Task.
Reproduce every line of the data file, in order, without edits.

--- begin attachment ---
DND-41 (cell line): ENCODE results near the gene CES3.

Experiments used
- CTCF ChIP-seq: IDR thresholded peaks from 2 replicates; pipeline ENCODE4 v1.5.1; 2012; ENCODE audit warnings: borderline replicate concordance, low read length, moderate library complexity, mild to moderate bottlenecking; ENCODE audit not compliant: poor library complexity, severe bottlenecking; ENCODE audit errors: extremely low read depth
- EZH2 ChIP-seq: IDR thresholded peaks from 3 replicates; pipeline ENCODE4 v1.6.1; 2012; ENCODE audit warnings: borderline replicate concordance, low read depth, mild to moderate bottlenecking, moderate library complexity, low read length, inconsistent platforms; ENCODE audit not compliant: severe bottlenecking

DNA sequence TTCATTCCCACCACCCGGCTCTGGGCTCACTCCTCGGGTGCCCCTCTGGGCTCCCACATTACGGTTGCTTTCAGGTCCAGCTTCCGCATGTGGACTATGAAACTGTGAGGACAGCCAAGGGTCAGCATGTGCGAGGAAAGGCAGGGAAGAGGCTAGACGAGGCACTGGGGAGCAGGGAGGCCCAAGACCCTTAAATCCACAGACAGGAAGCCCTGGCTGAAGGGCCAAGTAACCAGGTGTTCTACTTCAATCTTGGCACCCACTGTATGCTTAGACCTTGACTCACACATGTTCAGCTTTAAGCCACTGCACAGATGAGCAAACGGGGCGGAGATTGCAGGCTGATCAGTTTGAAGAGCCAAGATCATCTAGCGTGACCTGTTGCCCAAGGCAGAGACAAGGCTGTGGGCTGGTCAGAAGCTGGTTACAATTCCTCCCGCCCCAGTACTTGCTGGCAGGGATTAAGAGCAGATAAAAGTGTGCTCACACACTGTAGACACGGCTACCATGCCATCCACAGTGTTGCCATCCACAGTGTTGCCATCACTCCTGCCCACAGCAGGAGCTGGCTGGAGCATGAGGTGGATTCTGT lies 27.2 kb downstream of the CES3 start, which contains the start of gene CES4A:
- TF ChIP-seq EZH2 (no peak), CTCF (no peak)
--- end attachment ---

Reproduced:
DND-41 (cell line): ENCODE results near the gene CES3.

Experiments used
- CTCF ChIP-seq: IDR thresholded peaks from 2 replicates; pipeline ENCODE4 v1.5.1; 2012; ENCODE audit warnings: borderline replicate concordance, low read length, moderate library complexity, mild to moderate bottlenecking; ENCODE audit not compliant: poor library complexity, severe bottlenecking; ENCODE audit errors: extremely low read depth
- EZH2 ChIP-seq: IDR thresholded peaks from 3 replicates; pipeline ENCODE4 v1.6.1; 2012; ENCODE audit warnings: borderline replicate concordance, low read depth, mild to moderate bottlenecking, moderate library complexity, low read length, inconsistent platforms; ENCODE audit not compliant: severe bottlenecking

DNA sequence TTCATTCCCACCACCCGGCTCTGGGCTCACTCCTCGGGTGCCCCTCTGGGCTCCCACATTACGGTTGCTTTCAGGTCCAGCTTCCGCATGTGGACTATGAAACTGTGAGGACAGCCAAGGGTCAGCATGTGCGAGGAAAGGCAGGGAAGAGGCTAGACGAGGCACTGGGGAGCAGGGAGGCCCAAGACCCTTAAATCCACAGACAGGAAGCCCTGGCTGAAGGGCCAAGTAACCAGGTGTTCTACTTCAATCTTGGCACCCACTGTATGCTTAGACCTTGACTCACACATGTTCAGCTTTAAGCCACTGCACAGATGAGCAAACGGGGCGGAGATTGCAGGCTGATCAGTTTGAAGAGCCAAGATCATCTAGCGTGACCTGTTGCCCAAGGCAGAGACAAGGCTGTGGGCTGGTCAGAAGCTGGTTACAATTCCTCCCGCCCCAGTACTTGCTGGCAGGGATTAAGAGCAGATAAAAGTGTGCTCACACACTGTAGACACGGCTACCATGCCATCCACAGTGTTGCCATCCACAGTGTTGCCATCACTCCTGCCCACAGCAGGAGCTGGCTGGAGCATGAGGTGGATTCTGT lies 27.2 kb downstream of the CES3 start, which contains the start of gene CES4A:
- TF ChIP-seq EZH2 (no peak), CTCF (no peak)